Background: The patterns and outcomes of deterioration during prehospital transport and the first phase of ED care are important for planning for design of prehospital intracranial hemorrhage (ICH) treatment trials.
Methods: Patients were enrolled in the NIH Phase 3 Field Administration of Stroke Therapy - Magnesium (FAST-MAG) prehospital trial within 2h of last known well (LKW). Deterioration was defined as worsening by ≥2 on the Glasgow Coma Scale (GCS), performed serially by paramedics in the field, upon ED arrival, and after the early ED course
Results: Among 213 patients with ICH, age was 65.4 (±13.4), 33.3% female. Times from LKW to GCS assessments were: paramedic, 23 mins (IQR 14-39); ED arrival, 57 mins (IQR 45-75); and after early ED course, 89 mins (IQR 65-107). Overall, 38.5% experienced neurological deterioration, including 12.7% in prehospital phase only, 12.2% in early ED phase only, and 10.3% in both. Granular patterns of deficit progression were: Prehospital Sustained - prehospital deterioration, then stable early ED phase, 6.1% (13); Dippers - prehospital deterioration, then early ED improvement, 6.6% (14); Delayed - stable prehospital, then ED deterioration, 12.2% (26); and Continuous - prehospital deterioration, then further deterioration in ED, 10.3% (22) (Figure). ICH patients who experienced any U-END had lower prehospital GCS scores, 15 (IQR 12-15) vs 15 (IQR 15-15), p<0.001, greater prehospital focal weakness, LAMS 4.4 vs 3.9, p<0.001, history of hypertension, 87.4% vs 74.9%, p<0.001, higher ED SBP, 186 vs 174, p<0.001, and larger ICH volume, 45.8 vs 21.8 cm3, p<0.001. U-END was associated with higher dependence or death (mRS 3-6) at 90d, 90.1% vs 61.6%, p<0.001.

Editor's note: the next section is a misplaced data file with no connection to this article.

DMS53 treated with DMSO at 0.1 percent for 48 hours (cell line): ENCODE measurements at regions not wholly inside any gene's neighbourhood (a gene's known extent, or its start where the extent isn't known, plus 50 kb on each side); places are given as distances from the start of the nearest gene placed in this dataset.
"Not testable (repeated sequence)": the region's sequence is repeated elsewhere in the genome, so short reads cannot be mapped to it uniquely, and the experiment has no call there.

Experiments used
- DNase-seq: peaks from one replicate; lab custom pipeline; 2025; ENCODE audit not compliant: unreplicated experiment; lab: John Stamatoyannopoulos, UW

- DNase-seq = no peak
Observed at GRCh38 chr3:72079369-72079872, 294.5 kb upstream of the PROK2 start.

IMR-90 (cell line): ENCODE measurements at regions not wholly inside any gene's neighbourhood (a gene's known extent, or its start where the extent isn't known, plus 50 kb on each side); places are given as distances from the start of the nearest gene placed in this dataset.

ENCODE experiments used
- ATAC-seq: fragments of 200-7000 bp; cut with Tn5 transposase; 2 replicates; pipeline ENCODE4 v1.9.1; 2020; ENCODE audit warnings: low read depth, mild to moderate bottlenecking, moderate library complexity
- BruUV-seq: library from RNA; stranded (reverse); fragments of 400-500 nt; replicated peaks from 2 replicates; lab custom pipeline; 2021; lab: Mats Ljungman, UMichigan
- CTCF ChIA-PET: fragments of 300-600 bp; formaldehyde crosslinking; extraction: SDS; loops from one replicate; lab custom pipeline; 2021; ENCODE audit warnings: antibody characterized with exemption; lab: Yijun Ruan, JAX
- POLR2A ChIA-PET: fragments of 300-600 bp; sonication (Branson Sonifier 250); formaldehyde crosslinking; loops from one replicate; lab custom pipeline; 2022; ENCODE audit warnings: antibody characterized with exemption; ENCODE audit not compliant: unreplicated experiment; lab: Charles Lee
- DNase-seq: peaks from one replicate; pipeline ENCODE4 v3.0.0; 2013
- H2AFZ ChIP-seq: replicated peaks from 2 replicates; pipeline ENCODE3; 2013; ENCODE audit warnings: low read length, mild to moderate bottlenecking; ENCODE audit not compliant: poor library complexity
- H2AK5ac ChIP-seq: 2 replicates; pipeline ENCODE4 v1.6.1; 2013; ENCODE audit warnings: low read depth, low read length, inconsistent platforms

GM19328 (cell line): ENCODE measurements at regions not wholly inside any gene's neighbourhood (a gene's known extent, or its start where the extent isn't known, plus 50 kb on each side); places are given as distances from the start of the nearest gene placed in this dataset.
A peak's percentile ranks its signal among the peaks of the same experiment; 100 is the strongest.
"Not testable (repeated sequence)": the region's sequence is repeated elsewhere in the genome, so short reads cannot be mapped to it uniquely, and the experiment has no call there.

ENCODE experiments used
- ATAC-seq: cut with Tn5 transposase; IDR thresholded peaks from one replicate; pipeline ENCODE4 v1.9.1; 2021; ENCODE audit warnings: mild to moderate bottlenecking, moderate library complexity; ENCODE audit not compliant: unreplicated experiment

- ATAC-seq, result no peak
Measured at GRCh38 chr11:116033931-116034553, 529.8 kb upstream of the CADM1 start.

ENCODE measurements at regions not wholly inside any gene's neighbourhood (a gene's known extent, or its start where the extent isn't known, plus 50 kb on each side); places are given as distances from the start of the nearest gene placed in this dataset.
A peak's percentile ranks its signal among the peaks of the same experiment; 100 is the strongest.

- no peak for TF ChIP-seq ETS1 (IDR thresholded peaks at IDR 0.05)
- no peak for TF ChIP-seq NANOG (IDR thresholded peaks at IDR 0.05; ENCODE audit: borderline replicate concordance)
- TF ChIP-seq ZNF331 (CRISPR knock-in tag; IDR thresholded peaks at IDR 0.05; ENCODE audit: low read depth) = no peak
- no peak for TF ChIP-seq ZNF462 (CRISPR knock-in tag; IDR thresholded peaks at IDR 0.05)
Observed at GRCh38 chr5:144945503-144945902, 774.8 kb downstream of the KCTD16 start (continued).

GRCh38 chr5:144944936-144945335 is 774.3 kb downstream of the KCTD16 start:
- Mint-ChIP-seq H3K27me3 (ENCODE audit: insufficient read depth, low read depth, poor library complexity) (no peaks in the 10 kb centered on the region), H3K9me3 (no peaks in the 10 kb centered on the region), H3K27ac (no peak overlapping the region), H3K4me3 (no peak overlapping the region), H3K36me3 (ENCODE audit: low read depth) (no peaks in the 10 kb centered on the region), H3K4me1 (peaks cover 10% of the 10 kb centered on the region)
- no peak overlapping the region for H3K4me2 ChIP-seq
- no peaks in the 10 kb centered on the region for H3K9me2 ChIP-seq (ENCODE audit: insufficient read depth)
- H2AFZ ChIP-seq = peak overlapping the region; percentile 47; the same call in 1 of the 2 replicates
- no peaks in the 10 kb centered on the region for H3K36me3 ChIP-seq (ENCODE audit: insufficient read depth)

Conclusions: Ultra-early neurological deterioration occurs in more than one-third of EMS-transported ICH patients, is associated with elevated BP, and leads to unfavorable outcome. Clinical trials testing prehospital initiation of BP-lowering therapy for ICH are desirable.